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From Rodrigo Kumpera <kump...@gmail.com>
Subject Re: JVM spec interpretation questions
Date Wed, 28 Dec 2005 13:04:26 GMT
On 12/28/05, bootjvm@earthlink.net <bootjvm@earthlink.net> wrote:
> All,
> For you gurus out there, I have some questions about
> interpretation of the JVM 2.0 spec.  I am trying to clarify
> certain operational details of array and exception handling.
> I would appreciate the collective wisdom of you lurkers out
> there on The List who know about these things.  Thanks in
> advance for your advice:
> Question 1:
> -------------
> JVM 2.0 spec, section 2.15 states:
>     Arrays are objects, are dynamically created, and may
>     be assigned to variables of type Object (ยง2.4.7). All
>     methods on arrays are inherited from class Object
>     except the clone method, which arrays override. All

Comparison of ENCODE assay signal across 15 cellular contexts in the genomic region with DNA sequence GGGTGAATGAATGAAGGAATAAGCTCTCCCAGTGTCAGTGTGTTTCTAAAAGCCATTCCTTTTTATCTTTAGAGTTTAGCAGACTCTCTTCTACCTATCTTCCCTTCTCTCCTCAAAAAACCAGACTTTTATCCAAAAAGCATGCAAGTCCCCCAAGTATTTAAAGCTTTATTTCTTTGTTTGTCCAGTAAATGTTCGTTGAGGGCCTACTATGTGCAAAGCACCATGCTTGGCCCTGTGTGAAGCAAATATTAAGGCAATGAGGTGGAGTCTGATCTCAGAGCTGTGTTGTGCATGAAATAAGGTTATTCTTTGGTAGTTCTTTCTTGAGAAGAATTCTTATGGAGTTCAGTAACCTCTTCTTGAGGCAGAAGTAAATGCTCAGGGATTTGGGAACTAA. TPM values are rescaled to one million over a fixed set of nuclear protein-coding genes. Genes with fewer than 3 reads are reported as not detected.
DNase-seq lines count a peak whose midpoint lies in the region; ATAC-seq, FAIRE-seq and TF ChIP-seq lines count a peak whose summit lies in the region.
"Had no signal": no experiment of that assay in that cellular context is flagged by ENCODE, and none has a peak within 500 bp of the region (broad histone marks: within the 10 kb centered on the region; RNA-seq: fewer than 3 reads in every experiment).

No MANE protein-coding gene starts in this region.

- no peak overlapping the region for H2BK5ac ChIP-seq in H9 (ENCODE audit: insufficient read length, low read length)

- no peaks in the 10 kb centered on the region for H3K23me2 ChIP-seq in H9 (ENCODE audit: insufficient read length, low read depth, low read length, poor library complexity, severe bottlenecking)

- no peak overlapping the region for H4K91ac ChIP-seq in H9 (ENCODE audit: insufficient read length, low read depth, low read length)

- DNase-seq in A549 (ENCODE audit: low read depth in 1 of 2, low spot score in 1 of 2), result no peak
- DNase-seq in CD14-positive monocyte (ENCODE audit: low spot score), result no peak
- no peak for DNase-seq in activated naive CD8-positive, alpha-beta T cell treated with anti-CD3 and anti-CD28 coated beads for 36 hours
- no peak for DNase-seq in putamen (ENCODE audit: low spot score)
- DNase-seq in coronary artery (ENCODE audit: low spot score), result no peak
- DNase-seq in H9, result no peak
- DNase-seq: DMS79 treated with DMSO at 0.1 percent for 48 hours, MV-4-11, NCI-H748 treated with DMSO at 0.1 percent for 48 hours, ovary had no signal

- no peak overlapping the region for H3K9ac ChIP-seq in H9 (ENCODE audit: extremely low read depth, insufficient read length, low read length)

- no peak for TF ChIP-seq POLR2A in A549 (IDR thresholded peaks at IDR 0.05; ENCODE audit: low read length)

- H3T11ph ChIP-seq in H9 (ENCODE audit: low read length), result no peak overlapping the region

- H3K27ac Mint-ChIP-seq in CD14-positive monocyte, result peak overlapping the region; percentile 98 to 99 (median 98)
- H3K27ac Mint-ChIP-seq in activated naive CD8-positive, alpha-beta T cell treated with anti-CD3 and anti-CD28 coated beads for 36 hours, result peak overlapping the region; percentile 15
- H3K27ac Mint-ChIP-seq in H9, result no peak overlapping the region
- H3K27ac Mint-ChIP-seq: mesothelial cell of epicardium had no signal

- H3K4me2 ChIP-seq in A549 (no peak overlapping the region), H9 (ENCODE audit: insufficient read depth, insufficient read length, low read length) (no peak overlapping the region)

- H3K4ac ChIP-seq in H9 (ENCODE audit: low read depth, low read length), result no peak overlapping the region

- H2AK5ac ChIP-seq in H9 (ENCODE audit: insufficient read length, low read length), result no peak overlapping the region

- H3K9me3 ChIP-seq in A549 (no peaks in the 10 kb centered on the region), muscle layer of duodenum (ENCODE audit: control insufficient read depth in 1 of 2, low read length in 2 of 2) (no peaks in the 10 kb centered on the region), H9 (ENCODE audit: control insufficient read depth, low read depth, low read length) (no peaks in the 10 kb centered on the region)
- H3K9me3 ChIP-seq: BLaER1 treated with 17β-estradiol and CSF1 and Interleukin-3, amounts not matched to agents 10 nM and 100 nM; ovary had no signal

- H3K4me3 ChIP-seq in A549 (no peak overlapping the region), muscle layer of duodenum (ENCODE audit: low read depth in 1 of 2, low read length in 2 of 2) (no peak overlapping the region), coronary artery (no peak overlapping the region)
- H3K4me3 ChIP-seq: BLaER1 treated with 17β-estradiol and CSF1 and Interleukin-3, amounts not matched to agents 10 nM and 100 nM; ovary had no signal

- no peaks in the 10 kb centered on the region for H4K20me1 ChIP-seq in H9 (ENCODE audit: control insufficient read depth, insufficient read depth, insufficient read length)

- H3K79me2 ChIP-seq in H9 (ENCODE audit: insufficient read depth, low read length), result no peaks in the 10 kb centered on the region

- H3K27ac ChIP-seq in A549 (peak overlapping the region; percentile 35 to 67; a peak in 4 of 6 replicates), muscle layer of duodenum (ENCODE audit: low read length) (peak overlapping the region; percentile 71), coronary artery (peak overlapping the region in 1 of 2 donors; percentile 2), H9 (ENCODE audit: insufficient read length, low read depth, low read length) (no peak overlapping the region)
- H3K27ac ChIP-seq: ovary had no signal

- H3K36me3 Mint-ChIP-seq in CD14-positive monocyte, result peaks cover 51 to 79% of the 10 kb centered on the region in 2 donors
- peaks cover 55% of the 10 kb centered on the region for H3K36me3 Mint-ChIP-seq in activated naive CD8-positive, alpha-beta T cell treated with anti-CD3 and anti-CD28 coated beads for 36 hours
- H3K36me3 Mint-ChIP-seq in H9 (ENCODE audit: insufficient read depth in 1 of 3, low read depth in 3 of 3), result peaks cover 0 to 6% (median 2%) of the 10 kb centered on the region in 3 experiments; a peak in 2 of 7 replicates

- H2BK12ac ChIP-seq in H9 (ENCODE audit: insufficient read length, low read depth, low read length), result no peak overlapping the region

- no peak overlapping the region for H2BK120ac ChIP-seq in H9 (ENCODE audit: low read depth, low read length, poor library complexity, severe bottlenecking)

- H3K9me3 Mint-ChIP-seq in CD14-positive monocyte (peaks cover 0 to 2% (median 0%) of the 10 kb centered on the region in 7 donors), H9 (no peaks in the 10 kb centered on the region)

>     arrays implement the interfaces Cloneable and
>     java.io.Serializable.
> Based on my experience, I find two possible interpretations
> of this statement.  Using an example,
>     public class X {};
>     public class Y extends X {};
>     methodZ() { Y yArray[3]; }
> Does this mean that,
> (A) Array objects of type Y (such as yArray[3]) will inherit everything
> from X, which in turn inherits from java.lang.Object?  And does
> Y need to implement a 'Y.clone()' method, or perhaps is an 'X.clone()'
> method applicable or appropriate?
> (B) Or does this mean that Y effectively inherits directly and ONLY
> from java.lang.Object, and must also implement a 'Y.clone()'
> method?  Or possibly skip 'Y.clone()' if it never intended to be
> used by the code?